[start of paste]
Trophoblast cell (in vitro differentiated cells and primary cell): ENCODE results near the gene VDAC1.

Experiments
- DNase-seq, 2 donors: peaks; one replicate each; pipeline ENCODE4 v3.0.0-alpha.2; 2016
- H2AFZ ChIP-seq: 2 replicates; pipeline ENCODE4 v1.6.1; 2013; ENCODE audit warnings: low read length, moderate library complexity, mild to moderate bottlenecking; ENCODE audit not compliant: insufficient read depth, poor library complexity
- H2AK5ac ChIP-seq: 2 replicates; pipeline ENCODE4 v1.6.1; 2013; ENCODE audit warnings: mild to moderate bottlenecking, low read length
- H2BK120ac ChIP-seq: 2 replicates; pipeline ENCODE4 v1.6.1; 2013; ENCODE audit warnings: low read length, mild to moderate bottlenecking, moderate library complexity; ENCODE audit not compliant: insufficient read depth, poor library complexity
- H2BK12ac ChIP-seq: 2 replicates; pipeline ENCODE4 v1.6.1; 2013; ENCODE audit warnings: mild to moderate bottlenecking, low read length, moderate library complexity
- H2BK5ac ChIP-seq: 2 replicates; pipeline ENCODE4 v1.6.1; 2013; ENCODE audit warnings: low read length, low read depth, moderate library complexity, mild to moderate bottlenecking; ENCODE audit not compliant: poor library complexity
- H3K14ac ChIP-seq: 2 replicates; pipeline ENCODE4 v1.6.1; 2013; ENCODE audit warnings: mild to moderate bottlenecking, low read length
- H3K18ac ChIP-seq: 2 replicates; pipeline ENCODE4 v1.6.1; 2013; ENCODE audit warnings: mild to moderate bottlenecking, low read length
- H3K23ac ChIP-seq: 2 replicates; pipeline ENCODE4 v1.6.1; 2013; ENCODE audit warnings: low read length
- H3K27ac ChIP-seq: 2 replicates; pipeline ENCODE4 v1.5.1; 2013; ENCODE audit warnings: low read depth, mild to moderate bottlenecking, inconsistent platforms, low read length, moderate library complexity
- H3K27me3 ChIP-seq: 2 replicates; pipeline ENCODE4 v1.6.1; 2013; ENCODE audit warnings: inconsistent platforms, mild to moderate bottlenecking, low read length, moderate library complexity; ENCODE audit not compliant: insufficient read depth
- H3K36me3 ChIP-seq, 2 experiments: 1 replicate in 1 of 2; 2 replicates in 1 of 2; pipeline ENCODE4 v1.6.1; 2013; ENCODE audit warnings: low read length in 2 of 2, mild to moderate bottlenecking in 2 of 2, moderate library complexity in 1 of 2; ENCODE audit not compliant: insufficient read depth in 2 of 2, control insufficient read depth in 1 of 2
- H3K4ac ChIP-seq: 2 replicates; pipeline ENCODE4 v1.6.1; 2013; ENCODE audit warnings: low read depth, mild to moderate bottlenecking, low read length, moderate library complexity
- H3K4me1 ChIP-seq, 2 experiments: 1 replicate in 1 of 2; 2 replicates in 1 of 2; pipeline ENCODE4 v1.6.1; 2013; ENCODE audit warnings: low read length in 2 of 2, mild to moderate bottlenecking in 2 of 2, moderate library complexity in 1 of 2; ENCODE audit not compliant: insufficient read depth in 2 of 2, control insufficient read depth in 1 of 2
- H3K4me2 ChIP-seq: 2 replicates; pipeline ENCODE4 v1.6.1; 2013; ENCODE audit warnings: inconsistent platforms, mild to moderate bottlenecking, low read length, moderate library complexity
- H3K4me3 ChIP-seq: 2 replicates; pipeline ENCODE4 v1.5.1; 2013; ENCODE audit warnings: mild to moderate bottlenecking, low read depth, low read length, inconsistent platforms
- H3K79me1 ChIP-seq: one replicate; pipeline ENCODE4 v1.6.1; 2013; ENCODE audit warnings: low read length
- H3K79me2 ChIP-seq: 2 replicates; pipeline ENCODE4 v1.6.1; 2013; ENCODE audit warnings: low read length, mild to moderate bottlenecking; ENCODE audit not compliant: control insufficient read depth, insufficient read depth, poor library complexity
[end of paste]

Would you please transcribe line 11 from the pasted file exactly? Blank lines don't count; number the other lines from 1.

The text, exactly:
- H3K23ac ChIP-seq: 2 replicates; pipeline ENCODE4 v1.6.1; 2013; ENCODE audit warnings: low read length